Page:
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Structural Health Monitoring in Marine Structures

[+] Author Affiliations
Belinda Burton, Viktor Verijenko

University of Natal, Durban, South Africa

Paper No. OMAE2002-28278, pp. 243-249; 7 pages
doi:10.1115/OMAE2002-28278
From:
  • ASME 2002 21st International Conference on Offshore Mechanics and Arctic Engineering
  • 21st International Conference on Offshore Mechanics and Arctic Engineering, Volume 2
  • Oslo, Norway, June 23–28, 2002
  • Conference Sponsors: Ocean, Offshore, and Arctic Engineering Division
  • ISBN: 0-7918-3612-6 | eISBN: 0-7918-3599-5
  • Copyright © 2002 by ASME

abstract

The reliability or safety of structures may be determined in a number of ways, but one of the most accurate must surely be by direct measurement of the stresses or strain incurred by the infrastructure. Structural Health Monitoring (SHM) as it has become known, is usually accomplished by means of sensor placement at strategic locations within the given structure. While some may argue that this becomes expensive, a new method of monitoring structural health may make use of cost effective smart materials, which possess not only monitoring capabilities, but also significant load-bearing capabilities. Research is being conducted on various metastable alloys, which exhibit an austenitic phase at room temperature, but will transform to a martensitic phase structure upon application of strain. The martensitic phase has not only a greater strength than the austenitic phase, but also displays significant ferromagnetism, while the austenite is paramagnetic. Since the martensite forms in direct proportion to the strain experienced by the material, the magnetic signature increases in direct proportion to the strain. A measurement of the magnetism therefore yields a strain reading. Because some of these metastable alloys can be produced in forms, which possess significant strength, various key structural members may then be replaced with the smart material generating self-monitoring components. Only the peak strain is “recorded” within the material though, since the transformation is irreversible. This peak strain is however usually the limiting variable in determining the remaining life of the structure. The varying degrees of strength, corrosion resistance and sensitivity to strain, which can be engineered into the material, mean that a structural element correctly designed using either a metastable alloy or TRIP steel, forms the perfect passive peak strain sensor. This becomes particularly useful in inaccessible situations where non-destructive assessment is required but difficult to carry out in-situ.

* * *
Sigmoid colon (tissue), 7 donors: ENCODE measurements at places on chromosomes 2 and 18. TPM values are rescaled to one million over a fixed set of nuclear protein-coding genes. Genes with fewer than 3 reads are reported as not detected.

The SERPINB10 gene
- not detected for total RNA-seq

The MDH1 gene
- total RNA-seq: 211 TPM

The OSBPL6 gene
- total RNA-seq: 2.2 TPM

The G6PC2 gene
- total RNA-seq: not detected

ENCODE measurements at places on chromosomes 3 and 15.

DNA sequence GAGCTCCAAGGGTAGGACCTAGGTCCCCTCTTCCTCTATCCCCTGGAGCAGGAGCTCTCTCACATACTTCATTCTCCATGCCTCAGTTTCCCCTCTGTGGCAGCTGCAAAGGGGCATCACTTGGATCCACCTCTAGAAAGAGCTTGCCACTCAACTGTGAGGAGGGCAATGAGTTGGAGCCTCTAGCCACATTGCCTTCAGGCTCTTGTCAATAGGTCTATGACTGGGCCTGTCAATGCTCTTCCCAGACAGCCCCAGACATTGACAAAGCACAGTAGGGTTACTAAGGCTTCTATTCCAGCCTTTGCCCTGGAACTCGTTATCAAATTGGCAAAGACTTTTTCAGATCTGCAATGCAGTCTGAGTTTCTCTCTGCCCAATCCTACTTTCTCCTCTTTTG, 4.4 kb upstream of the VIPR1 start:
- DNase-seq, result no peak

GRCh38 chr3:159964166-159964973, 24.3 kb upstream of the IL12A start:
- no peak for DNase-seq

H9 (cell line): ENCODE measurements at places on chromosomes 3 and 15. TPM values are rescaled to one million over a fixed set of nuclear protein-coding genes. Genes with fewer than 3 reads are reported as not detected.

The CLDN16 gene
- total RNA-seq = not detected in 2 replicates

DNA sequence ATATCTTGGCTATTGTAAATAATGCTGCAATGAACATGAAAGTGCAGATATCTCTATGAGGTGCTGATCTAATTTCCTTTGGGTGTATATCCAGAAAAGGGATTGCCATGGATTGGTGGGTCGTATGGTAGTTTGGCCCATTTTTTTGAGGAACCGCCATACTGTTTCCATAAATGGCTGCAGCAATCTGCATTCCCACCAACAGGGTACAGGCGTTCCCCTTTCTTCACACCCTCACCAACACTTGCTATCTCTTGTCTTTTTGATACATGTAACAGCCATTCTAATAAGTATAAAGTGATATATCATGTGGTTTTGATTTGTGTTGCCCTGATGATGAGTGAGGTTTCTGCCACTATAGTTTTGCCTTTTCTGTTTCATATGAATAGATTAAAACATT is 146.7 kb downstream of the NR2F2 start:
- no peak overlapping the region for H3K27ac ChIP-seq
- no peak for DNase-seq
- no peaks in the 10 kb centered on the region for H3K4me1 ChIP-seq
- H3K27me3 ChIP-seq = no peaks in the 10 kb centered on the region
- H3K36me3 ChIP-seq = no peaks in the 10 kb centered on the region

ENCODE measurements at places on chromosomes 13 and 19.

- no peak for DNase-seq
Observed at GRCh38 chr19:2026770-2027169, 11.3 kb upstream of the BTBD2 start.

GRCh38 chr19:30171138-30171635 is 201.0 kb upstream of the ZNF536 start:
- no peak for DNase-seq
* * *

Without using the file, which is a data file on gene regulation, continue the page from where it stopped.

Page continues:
Copyright © 2002 by ASME

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